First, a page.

Vitalik Buterin Sorry for Popularizing the Term “Smart Contracts”



Last Updated: October 14, 2018 at 5:13 PM EST
Vitalik buterin
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Vitalik Buterin, the co-founder of Ethereum, has chucked in his thoughts on the very-common term, “smart contracts,’ and its constant association with Ethereum, as he fears he adopted the wrong name.

Buterin decided to lend in his thoughts on a viral thread on twitter; where Cryptoecongames stated that cryptocurrencies “should have stayed a-legal.”

By ‘a-legal,’ it is suggested that cryptocurrency should not have been bounded by law; that way, actions attributed to the industry could not be really processed or dealt with legally, since they won’t be explicitly legal or illegal.  “We’ve been clear since the start: *crypto* should’ve left “law out of it” & stayed a-legal,” the account tweeted.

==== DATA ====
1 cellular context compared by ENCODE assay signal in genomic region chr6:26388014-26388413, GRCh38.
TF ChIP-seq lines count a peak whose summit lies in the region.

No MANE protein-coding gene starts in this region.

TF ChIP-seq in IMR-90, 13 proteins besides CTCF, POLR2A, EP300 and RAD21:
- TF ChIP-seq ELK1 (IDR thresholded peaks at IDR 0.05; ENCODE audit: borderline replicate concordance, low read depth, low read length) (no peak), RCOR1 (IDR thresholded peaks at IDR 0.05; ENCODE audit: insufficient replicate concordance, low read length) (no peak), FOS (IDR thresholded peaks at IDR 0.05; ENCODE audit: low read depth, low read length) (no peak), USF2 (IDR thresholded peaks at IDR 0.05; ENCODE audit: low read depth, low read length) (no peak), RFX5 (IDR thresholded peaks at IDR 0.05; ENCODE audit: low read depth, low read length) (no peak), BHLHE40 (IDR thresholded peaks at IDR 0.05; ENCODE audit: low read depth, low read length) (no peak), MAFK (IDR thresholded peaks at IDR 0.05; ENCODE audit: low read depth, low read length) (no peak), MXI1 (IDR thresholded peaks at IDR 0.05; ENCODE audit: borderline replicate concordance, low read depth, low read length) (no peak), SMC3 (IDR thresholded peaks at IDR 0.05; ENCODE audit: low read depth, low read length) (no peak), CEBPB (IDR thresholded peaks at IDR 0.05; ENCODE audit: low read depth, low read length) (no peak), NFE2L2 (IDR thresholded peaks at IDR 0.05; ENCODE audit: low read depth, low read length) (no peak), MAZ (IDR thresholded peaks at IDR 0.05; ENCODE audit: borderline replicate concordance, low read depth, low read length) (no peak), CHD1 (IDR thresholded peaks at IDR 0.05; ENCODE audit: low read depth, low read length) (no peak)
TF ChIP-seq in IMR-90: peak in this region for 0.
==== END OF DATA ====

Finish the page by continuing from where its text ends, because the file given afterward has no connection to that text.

Buterin subsequently joined the ongoing discussion revolving around crypto-law. He agreed that the term “smart contracts; was not the most tepid term available to reveal the uninteresting technicalities surrounding the buzzword. The young developer is worried the term sounds, to a certain degree, overly legalese and believes a boring term such as ‘persistent scripts’ should have been slapped on it. Perhaps then, the state of Tennesse in the United States might not have found it worthy enough to be constituted as a legal authority, as it did in April.

“To be clear, at this point I quite regret adopting the term     “smart contracts.” I should have called them something more boring and technical, perhaps something like “persistent scripts,” Buterin’s tweet read.

Vlad Zamfir, also an associate of Vitalik and Ethereum, thinks that Buterin is right and feels the term ‘smart contracts’ does the blockchain algorithm too much good. He, however, suggested he preferred his own coined term for it: “stored procedures.”

Zamfir’s term is still bland nevertheless, and if all he wants is “boring,” he definitely succeeded. Ditto, the term “Smart Contracts,” first coined by Nick Szabo in 1994, has become too much of a buzzword in recent times, and it doesn’t look to be replaced now or in the near future.